The possible ban would affect the roughly 65 million people who travel from Europe to the United States each year, on more than 400 flights per day.
Department of Homeland Security Deputy Secretary Elaine Duke is said to be leading the US delegation, and European Commission spokesman Margaritis Schinas will lead that of the EU.
Schinas said in a statement that the talks are "to jointly assess any new threats and work toward a common approach to address them."
A ban on tablets and laptops on flights from 10 cities, mostly in the Middle East, has been in place since March. The current ban affects roughly 50 flights per day.
After the previous round of restrictions, the US asserted that there was no specific new threat and that expanding the ban it was just a precaution, given that extremists have long targeted airplanes.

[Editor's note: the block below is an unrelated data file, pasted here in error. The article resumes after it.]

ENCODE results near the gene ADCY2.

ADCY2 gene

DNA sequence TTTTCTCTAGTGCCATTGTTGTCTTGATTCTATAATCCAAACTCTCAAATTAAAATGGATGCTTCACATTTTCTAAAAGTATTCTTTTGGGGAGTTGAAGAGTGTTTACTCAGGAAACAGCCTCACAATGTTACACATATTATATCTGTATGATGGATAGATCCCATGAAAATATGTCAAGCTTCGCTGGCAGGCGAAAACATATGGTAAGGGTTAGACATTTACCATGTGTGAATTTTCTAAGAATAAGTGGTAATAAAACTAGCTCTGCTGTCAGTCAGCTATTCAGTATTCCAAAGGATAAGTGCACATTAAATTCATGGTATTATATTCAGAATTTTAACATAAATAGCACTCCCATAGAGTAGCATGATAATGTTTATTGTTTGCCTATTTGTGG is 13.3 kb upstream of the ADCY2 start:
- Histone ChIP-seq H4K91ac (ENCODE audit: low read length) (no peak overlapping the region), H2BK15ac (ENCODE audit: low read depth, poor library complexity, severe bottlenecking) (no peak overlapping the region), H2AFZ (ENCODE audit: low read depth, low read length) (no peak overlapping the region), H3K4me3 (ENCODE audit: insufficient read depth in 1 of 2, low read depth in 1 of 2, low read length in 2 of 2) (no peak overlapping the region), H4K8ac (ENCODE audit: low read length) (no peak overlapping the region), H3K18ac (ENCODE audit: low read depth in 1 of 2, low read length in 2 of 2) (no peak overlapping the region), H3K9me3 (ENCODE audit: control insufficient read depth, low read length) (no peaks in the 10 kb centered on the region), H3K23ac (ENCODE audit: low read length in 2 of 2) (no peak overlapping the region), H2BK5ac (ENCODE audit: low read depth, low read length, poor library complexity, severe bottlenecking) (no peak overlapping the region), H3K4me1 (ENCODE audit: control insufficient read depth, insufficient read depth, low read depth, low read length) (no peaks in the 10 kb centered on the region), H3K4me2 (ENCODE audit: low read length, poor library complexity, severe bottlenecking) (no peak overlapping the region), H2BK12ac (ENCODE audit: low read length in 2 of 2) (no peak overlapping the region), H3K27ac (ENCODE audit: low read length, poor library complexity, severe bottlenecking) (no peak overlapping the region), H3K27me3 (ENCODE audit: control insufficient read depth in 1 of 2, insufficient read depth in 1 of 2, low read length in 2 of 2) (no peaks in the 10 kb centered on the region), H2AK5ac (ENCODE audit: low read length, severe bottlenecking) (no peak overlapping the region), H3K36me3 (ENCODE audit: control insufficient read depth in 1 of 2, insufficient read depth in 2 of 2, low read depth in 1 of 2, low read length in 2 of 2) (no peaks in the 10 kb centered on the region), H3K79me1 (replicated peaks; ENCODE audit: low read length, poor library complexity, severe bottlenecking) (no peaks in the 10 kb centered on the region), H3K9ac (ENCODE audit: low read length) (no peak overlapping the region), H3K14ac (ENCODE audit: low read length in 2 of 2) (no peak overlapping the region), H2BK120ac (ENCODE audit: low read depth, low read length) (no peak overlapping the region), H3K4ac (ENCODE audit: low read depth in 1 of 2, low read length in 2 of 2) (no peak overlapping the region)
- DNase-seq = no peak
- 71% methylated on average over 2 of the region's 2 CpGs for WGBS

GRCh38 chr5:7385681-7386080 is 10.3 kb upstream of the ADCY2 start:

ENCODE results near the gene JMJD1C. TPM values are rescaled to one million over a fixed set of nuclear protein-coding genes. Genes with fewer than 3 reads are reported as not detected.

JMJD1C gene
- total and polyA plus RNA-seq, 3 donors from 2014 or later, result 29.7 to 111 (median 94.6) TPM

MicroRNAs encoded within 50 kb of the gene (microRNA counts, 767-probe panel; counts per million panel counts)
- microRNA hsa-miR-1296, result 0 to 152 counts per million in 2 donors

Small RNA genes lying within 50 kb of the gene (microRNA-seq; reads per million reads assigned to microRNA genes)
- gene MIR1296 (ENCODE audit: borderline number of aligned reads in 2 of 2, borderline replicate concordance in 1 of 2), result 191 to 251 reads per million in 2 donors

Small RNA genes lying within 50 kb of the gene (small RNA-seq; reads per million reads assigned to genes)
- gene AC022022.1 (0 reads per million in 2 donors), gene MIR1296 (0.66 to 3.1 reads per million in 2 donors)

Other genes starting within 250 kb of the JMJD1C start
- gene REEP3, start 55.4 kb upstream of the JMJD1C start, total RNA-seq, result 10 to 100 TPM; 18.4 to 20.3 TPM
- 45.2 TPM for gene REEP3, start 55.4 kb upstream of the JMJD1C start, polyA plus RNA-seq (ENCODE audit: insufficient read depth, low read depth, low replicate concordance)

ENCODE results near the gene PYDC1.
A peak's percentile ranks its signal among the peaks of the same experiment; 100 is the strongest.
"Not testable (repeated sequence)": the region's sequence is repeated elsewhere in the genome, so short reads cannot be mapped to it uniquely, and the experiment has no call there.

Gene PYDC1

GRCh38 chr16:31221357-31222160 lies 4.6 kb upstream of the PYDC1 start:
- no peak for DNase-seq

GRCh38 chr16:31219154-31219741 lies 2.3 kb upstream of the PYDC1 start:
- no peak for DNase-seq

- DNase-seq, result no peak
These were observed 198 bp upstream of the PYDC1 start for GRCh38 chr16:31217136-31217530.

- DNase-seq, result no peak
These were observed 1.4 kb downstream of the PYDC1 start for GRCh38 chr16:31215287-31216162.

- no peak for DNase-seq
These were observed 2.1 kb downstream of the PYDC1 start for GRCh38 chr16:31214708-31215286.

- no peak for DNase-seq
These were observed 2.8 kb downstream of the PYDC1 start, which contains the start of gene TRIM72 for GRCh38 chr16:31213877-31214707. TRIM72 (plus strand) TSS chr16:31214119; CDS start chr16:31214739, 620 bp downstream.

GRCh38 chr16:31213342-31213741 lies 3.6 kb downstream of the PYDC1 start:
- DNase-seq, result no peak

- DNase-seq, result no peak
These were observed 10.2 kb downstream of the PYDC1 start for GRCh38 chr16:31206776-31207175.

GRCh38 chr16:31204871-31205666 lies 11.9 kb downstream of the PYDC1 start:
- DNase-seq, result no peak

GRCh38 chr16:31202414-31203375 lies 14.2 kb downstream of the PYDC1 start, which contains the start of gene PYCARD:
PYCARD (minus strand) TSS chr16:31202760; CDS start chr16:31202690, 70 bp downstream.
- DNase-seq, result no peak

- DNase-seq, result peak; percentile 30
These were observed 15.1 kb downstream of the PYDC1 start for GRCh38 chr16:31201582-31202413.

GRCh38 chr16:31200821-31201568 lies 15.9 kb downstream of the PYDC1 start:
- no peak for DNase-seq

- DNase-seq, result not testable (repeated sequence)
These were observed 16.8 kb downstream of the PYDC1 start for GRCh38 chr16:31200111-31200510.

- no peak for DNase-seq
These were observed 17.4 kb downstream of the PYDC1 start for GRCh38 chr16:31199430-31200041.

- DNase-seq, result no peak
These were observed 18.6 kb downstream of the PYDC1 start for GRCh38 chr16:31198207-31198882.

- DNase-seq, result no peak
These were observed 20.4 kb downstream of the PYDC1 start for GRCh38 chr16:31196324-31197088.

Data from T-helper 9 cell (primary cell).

European officials have argued that such a ban in the EU would create chaos in their busy travel hubs.
On Friday, officials from France, Britain, Germany, Spain and Italy held an emergency teleconference with the Department of Homeland Security over the proposal.
"The US and the EU are on the same side when it comes to fighting terrorism and protecting our security," Dimitris Avramopoulos, EU commissioner for migration, home affairs and citizenship, said in a statement prior to last week’s phone call.
Avramopoulos added that he looks forward to “welcoming Mr. Kelly and his experts in Brussels next week to continue our positive talks."